I have decided to digress from the main theme of Blak and Black for this post and have a quick look at the role of Aboriginal song and dance cycles in the history of Aboriginal culture and to consider briefly whether these song and dance cycles can properly be considered as history, in the same way that Milman Perry found that the oral poetry of Yugoslavia in the 30s contained aspects which were historical to the extent that they helped define the way that society viewed itself and its place in the bigger world.
I have taken this digression as a result of a comment received on Blak and Black today which to all intent and purpose argued that all Australian Aboriginal literature that was recorded in books by Europeans was nothing more than unsubstantiated myth. I found this rather insulting not to mention ignorant, condescending and racist.
The material for this post is largely drawn from Australian Aboriginal Oral Traditions by Margret Clunies Ross. I will provide a full reference list at a later date.
The Nature of Aboriginal Oral Tradition
Among Aborigines themselves the most important oral genres are those of song and dance, especially in their relationship to ritual. A man, and in some parts of Australia a woman, who is a ritual leader and expert in some aspect of ceremonial, usually song, has great prestige in his or her community which comes through control of knowledge and the forms in which knowledge is encoded. In Arnhem Land ritual is referred to in Aboriginal English as “Sunday business” and a ritual entrepreneur is a “businessman.” This usage accurately reflects one important aspect of the Aborigines’ own conceptualization of their oral traditions: songs, dances, icons, and even whole ceremonies are sacred and often secret, but they are commodities nonetheless which are owned by clans, executed by other clans who stand in a managerial relationship to the owners (Barker 1975-76), and sometimes exchanged with other groups in return for rights to perform an alien song or dance or in return for desired trade-goods and ceremonial artifacts (Thomson 1949, Roth 1902:144, Akerman 1980).
As the earliest observers realized when they took the word corroboree into the English language, the essence of much Aboriginal tradition lies in its multi-media nature. Together song, dance, and the painting of totemic icons or the construction of ritual grounds give expression through art to Aboriginal perfomers’ conceptualization of totemic beings. These powers are considered to have been active during a period known as The Dreaming when enduring shapes of the world were made. Totemic beings may be world-creative powers of a transcendental nature, such as the Baiamai of South Eastern Aboriginal groups or the Rainbow Serpent known through much of Northern Australia (Maddock 1982:107-17). The transcendental powers are characteristically represented as being immanent at initiatory rites, where the idiom of human procreation is turned on itself as men remove boys from the care of their mothers to be reborn as initiates in the sacred mysteries of the transcendental cults (Maddock 1982:121-41; Hiatt 1975b:143-62; R. M. Berndt 1951).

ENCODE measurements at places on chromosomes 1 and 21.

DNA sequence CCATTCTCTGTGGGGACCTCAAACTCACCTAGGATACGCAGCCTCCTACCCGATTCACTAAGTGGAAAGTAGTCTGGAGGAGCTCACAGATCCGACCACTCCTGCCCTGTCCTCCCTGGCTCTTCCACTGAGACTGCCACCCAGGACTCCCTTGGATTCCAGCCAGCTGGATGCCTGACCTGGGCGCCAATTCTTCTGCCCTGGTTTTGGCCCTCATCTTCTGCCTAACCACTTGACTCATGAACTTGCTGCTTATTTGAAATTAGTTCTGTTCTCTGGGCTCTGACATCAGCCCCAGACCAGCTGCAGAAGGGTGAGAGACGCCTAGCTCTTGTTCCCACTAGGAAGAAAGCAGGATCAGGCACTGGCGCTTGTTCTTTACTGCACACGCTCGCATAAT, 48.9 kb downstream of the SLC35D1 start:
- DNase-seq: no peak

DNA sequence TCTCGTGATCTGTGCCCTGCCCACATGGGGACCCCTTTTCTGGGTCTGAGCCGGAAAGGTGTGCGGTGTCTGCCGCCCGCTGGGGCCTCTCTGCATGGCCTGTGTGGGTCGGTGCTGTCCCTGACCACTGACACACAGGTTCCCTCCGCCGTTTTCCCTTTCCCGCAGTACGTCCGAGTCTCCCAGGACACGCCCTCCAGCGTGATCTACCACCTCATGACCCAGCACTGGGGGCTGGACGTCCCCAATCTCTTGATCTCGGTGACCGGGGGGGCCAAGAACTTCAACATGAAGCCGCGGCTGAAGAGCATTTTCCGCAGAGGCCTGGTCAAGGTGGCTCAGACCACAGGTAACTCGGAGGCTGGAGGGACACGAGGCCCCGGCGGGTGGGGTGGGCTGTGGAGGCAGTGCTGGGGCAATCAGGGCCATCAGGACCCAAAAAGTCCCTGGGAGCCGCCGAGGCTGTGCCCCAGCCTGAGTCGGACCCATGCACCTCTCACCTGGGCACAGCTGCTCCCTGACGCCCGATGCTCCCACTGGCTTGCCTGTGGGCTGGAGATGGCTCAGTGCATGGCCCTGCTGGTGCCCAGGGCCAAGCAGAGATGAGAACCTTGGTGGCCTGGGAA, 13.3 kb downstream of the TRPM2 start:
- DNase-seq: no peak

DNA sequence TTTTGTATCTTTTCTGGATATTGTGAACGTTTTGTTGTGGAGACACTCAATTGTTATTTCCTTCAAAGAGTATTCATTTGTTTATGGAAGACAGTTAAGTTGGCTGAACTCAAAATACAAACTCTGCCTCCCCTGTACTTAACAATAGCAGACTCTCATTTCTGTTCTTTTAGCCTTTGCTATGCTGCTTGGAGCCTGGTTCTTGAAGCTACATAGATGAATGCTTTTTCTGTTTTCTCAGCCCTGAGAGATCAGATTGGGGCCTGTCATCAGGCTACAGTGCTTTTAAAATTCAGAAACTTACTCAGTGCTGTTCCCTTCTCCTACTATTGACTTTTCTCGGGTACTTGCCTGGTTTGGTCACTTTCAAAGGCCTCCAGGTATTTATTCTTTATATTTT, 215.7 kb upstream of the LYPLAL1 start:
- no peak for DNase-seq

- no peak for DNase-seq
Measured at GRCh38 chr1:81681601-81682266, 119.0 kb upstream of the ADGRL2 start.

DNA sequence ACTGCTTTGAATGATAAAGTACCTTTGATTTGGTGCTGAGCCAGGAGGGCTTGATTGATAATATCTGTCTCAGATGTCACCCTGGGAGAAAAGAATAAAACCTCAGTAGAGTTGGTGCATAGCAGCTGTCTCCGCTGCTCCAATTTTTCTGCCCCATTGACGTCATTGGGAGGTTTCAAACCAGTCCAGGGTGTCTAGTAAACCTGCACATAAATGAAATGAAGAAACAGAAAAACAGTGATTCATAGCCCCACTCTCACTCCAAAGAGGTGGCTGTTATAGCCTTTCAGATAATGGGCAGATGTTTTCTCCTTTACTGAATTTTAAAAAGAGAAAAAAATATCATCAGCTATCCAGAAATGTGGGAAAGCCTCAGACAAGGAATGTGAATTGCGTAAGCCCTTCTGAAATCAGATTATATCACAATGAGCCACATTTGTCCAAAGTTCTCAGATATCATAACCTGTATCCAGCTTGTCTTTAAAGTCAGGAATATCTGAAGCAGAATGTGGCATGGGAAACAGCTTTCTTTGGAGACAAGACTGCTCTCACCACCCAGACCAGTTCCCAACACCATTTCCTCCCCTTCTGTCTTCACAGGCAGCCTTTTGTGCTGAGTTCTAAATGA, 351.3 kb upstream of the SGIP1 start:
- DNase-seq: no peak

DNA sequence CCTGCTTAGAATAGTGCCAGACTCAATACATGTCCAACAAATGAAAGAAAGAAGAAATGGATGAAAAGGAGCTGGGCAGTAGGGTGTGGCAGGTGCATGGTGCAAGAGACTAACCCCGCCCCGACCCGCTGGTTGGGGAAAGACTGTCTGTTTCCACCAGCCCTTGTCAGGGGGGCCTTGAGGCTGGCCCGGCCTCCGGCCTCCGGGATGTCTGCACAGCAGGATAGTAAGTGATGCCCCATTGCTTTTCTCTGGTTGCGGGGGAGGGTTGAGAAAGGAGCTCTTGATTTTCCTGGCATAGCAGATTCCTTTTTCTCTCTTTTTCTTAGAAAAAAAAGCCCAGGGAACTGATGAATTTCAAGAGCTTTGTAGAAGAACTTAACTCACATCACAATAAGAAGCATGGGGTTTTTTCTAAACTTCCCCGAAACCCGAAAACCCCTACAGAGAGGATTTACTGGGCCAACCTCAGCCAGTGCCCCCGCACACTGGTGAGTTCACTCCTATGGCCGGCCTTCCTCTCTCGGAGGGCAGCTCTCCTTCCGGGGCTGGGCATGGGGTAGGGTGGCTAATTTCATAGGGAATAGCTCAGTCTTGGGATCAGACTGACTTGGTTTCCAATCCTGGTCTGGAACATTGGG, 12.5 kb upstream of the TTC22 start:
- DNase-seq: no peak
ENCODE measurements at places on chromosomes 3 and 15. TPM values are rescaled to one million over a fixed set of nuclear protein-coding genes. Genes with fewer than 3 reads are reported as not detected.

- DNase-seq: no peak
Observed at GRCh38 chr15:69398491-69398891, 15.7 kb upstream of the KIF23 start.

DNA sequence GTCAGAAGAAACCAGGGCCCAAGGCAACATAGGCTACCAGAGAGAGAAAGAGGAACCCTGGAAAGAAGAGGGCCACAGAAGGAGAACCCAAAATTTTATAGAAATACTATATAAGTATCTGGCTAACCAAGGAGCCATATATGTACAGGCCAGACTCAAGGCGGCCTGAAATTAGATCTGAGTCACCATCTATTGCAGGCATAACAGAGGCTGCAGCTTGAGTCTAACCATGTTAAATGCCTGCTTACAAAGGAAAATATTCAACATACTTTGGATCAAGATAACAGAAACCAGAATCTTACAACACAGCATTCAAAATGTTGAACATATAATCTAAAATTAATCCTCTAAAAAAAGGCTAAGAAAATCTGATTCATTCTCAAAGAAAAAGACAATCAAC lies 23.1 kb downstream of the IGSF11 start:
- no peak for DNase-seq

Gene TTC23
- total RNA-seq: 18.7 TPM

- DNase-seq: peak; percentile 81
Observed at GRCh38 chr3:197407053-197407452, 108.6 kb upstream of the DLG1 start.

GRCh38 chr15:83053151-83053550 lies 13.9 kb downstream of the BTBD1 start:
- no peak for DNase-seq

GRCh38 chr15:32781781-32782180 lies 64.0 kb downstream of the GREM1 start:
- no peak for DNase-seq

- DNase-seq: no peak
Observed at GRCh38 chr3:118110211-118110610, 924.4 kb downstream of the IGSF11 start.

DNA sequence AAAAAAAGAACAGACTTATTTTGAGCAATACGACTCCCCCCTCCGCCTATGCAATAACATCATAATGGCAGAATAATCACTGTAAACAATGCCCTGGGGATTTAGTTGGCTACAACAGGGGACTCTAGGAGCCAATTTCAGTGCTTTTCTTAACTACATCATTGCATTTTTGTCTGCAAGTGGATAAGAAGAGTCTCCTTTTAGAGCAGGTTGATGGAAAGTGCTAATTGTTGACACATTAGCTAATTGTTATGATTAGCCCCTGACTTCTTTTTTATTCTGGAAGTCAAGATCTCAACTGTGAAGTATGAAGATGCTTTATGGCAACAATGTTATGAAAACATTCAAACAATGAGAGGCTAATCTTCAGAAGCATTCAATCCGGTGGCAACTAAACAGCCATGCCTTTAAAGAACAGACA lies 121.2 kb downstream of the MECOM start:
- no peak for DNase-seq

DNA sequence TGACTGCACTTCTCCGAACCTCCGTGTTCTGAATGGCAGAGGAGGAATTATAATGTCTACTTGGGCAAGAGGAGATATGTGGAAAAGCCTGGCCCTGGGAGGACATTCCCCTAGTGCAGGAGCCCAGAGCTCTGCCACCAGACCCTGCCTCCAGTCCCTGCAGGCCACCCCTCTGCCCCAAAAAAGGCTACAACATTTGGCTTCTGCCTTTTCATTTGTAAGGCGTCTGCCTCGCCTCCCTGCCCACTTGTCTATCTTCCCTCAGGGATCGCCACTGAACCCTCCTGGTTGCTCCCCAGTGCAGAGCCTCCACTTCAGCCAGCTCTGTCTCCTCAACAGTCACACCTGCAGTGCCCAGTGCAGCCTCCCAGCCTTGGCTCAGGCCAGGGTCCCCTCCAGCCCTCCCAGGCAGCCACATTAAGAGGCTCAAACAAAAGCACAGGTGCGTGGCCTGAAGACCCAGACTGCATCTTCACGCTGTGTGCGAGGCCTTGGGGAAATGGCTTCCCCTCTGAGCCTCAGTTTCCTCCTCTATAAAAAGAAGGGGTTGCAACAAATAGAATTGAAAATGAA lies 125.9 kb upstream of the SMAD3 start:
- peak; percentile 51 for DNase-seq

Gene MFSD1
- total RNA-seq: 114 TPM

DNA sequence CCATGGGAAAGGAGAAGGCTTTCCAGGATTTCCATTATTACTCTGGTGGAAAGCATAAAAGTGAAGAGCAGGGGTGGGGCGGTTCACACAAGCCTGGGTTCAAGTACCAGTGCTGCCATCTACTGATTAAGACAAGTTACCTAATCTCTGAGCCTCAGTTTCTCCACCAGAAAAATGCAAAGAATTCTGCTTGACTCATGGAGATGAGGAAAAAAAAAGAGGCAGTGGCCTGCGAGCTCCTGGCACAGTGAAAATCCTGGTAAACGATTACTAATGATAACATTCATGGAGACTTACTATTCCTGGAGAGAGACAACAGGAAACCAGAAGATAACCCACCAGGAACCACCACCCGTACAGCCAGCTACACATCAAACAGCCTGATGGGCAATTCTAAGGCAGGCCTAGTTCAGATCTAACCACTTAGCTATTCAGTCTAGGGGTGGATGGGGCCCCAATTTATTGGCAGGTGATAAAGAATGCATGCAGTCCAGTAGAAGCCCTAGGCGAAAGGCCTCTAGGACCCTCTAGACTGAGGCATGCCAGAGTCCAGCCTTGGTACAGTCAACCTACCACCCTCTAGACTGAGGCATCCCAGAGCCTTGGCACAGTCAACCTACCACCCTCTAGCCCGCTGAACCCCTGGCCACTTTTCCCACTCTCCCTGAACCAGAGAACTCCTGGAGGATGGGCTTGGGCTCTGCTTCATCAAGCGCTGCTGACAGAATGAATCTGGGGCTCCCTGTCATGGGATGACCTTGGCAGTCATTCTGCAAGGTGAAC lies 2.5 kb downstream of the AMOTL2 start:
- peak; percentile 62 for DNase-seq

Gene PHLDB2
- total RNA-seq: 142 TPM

Some totemic beings are parochial powers, closely associated with the creation of individual clan estates and striking natural features upon those tracts of land. On one North Central Arnhem Land estate, for example, named Djunawunya, seven named sites were created by the supernatural powers Giant Fishtrap, Water Goanna, and Kingfisher (Hiatt 1982). One of these, Water Goanna, is believed to have created sites on various other estates, but the other creators are localized at Djunawunya and thus are important symbols of identity for Djunawunya people. Fishtrap, for example, is regularly drawn as a sand sculpture at Djunawunya mortuary ceremonies. The celebration of parochial totems in song, dance, and visual media is particularly important in mortuary ceremonies, for it is through mortuary rites rather than through any specifi c genre of personal eulogy that a dead individual is acclaimed.
I have stated that I believe Aborigines have traditionally regarded song and dance as the high forms of their culture and there is ample evidence for this. Such an assertion raises the question of the status of story-telling among traditional Aboriginal communities and the relationship between spoken and sung genres. There is no doubt that Aboriginal people value story-telling. Constance Petrie’s report of her father’s experiences in the 1840s as he accompanied a group of Aborigines to the Blackall Ranges in search of Bonyi nuts strikes a true note to anyone who has experience of Aboriginal camp life:
After the camp fires were made and breakwinds of bushes put up as a protection from the night, the party all had something to eat, then gathered comfortably round the fi res, and settled themselves ready for some good old yarns, till sleep would claim them for his own. Tales were told of what forefathers did, how wonderful some of them were in hunting and killing game, also in fighting. The blacks have lively imaginations of what happened years ago, and some of the incidents they remembered of their big fights, etc., were truly marvellous! They are also born mimics, and my father has often felt sore with laughing at the way they would take off people, and strut about, and imitate all sorts of animals (Petrie 1904:12).
On the other hand, Roth was probably right when he made the following assessment of the status of “fables and stories” in North Queensland: